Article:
Wired: Sony’s RED Agrees to Price Music Reasonably: 15 Cents and Up

By Eliot Van Buskirk

RED, Sony Music’s third-party distribution arm, has just become the first major-label division to price music at 15 cents on the AmieStreet online music store. As with other music sold there, RED’s tracks (from My Morning Jacket, Third Eye Blind and many others) will increase in price as demand increases to a maximum of 98 cents.

Pricing this flexible makes iTunes’ move to three price points look restrictive (not to mention expensive) by comparison. The other crucial aspect of Amie Street’s model is that you can play the site almost like a videogame in which you’re a talent scout on the prowl for promising up-and-comers. Say you spot a low-priced band (meaning that they have yet to be discovered by the Amie Street community) that you like, so you give it your stamp of approval. If its price then rises — proving that you were right about it “having legs,” as the saying goes — you earn free music credits.

“Amie Street has proven that community-driven pricing is an effective model for maximizing digital sales,” stated Bob Morelli, president of RED. “But … it’s more than just a new e-commerce model. It’s a new music destination that is social, dynamic and an engaging experience. It will be an important marketing platform for our labels and artists.”

His enthusiasm aside, Sony RED’s participation should not be construed as full major-label participation. The labels RED distributes are all independent — it’s just that independent labels tend to need help with distribution (delivering product to retail outlets and online services), and often turn to the majors’ distribution arms for that.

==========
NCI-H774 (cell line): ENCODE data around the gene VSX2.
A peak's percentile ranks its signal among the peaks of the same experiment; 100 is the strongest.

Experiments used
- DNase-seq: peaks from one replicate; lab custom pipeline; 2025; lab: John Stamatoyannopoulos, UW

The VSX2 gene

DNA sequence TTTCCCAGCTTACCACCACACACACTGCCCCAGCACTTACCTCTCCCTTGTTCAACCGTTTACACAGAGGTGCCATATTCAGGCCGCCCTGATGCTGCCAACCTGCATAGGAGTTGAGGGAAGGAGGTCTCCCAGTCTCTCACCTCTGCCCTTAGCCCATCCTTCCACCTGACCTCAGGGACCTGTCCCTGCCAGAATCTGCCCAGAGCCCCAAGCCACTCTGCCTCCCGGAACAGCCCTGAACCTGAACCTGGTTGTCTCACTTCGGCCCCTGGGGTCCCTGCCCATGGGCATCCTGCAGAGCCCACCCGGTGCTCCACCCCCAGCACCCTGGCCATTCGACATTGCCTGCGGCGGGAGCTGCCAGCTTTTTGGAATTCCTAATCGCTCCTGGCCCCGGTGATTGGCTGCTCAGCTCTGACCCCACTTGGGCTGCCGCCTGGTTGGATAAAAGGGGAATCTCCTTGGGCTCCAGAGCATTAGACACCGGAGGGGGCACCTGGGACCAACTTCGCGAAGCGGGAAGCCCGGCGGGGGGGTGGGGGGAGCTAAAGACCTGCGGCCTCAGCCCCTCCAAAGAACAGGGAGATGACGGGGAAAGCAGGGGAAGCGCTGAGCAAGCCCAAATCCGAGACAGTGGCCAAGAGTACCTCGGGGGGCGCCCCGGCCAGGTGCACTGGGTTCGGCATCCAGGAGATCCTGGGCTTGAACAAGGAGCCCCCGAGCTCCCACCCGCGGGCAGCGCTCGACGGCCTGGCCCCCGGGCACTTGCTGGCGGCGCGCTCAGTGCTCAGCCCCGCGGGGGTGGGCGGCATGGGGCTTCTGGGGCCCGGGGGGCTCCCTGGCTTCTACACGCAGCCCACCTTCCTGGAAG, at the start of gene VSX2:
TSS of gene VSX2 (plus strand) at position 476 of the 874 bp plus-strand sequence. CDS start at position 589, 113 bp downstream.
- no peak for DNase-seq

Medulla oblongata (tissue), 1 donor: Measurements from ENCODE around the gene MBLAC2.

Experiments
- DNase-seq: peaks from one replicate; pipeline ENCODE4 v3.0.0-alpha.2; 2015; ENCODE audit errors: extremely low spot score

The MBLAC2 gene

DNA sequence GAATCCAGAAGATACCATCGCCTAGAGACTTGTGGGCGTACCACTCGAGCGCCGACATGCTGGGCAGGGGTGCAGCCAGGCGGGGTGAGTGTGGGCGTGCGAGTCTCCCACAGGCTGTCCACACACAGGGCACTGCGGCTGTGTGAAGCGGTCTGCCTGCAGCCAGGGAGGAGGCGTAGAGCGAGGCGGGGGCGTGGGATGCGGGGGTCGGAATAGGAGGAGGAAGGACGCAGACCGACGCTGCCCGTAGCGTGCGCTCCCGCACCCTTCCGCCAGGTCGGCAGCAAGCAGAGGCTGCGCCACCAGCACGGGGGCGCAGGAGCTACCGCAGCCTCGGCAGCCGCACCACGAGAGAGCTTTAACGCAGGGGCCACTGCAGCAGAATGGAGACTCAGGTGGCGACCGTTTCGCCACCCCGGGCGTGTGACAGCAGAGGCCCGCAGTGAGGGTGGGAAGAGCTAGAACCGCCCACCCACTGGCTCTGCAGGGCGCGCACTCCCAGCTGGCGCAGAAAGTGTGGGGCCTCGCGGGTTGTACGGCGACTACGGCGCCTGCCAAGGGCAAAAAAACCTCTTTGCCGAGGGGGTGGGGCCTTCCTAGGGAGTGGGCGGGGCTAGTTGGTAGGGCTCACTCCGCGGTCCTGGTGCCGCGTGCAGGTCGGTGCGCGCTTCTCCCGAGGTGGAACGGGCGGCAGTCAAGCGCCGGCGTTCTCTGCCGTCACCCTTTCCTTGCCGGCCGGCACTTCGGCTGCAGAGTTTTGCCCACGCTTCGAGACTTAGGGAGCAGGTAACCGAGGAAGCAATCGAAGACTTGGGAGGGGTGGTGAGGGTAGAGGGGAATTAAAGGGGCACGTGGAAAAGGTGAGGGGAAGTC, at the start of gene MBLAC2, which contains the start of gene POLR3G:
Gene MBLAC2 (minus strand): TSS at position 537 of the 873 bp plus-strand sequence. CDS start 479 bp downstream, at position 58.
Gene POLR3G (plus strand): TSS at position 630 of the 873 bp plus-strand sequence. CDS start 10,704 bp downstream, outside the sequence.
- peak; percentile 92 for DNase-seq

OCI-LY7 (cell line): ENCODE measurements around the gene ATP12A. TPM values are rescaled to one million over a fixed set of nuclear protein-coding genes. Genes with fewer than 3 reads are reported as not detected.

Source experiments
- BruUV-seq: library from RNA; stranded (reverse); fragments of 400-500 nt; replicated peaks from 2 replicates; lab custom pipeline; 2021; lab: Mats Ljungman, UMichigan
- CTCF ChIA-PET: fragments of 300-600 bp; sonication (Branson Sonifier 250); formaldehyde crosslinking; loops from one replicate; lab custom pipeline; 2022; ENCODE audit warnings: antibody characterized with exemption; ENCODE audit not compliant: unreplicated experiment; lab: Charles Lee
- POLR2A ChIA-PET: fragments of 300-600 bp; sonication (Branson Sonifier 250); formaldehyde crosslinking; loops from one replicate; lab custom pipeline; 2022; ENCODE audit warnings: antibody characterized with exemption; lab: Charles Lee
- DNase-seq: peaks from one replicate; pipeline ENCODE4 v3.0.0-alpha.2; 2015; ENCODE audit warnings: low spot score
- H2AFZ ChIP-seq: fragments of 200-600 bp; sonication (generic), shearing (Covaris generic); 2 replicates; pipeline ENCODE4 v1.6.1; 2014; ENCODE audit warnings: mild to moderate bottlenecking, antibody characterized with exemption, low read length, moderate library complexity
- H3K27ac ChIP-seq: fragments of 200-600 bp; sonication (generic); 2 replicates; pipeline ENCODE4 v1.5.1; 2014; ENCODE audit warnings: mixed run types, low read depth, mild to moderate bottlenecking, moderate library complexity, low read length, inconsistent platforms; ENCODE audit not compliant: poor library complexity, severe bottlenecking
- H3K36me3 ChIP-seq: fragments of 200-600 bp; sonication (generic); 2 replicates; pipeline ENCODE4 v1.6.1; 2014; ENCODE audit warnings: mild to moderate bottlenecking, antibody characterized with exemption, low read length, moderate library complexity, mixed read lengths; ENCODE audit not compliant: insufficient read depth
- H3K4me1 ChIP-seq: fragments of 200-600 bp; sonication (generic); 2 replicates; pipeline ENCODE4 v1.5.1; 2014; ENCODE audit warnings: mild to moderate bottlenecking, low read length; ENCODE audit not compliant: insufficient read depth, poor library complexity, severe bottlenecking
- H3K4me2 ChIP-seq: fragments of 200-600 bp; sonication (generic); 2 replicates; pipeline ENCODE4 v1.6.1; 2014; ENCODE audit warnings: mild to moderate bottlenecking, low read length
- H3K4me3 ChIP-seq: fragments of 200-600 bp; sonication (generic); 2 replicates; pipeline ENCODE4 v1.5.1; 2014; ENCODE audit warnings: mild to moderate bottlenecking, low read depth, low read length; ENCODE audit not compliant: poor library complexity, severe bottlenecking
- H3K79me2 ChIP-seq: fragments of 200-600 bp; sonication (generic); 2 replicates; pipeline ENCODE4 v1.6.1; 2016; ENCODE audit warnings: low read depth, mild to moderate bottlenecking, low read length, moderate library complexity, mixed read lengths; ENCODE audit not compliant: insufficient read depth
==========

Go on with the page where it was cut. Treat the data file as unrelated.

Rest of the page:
For this reason, some in the independent music community accuse the majors of misrepresenting how many songs they control when negotiating with digital music services, because distribution agreements with indie labels expire. (In other words, the majors don’t actually own music they allegedly claim to represent when negotiating with digital music services.)

That matter aside, this deal between Sony’s indie distribution arm and Amie Street:

  • involves no such misrepresentation
  • adds worthwhile music to Amie Street’s already impressive indie music catalog,
  • represents some progress in terms of the majors embracing new business models — especially ones that sell music at lower price points, where more fans might be more tempted to buy

We assume Sony will be keeping an eye on how RED’s music performs in the store, so this deal could also be a major-label audition for digital music at the reasonable price of 15 cents and up.

Posted by Ted • Wednesday, August 19, 2009 .